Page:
Property holders that hold land adjacent to watercourses, or who have access to water from rivers and streams, should protect their rights as these may be of value particularly as the climate continues to change whether or not fishing rights are involved.
Fishing rights can have a particular value and a recent case on the River Severn has upheld the traditional use of the willow putcher for salmon fishing but there are other rights that one should protect. If your property has a Well it could be important to look after the well and maintain it, make sure it is safe and properly capped as the water from the well can be used for your private use for watering gardens or even horticultural units. They are obviously a dangerous item to have on the land and should be correctly fenced or protected from the potential accident of people falling into them but in particular children. The damming of watercourses is strictly regulated and such use needs to be approved by the Environment Agency and also other statutory bodies that protect rivers such as the Upper Avon Navigation Trust.
Certain other obscure rights could still benefit your property one being ‘Miller’s Rights’. These are ancient rights from the Lord of the Manor whereby the Lord of the Manor could reserve jurisdiction over part of a mill race, mill dam, leat, an area used on adjoining land to increase the flow of water to a mill, or weir. In the same way as fishing rights are often reserved from a property these miller’s rights can be reserved from a Title. Whilst these rights are largely defunct and rarely exercised for the use of a mill, grinding corn for example, and can be considered mostly obsolete they are of interest where a mill house is being renovated and the owner wishes to resurrect the free flow of water from the adjoining land, for example, for small scale electricity generation by a turbine.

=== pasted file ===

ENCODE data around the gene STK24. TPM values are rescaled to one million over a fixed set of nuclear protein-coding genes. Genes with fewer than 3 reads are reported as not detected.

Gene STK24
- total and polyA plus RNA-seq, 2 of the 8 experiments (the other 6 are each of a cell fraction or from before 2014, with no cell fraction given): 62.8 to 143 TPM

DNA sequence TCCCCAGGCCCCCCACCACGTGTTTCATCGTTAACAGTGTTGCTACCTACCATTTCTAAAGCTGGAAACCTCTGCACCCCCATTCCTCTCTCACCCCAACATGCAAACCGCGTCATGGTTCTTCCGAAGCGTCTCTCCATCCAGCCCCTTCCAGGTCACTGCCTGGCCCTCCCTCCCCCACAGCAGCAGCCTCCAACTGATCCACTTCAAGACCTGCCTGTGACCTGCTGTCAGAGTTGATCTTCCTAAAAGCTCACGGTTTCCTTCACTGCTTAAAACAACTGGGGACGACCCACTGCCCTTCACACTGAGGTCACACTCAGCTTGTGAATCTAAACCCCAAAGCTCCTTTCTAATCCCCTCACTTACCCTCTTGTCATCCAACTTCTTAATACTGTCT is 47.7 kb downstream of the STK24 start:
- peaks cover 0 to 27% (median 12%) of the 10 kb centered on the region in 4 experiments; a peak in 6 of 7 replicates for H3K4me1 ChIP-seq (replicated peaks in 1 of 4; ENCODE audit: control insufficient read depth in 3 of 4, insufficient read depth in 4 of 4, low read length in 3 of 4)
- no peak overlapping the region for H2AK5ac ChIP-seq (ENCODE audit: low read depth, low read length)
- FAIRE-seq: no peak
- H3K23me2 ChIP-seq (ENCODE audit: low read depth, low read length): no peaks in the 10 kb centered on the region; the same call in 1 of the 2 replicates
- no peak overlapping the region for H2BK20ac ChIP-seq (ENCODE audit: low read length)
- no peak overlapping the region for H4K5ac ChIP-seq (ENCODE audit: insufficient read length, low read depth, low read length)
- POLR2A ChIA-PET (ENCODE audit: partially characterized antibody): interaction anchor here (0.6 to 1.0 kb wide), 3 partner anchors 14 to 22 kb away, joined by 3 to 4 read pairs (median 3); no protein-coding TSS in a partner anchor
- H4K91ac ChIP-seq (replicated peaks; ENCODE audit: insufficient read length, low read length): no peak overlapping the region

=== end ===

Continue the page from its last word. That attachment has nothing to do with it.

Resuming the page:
QualitySolicitors Parkinson Wright have investigated miller’s rights and water rights generally and have obtained planning permission and use for the re-activation of Victorian races (used in the production of pig iron) now available in a property and used for private electricity generation.
If you have them our advice is to protect them as you may need to use them.
If you would like any additional information regarding this article please contact Douglas Godwin, Partner Rural Services on 01386 761176.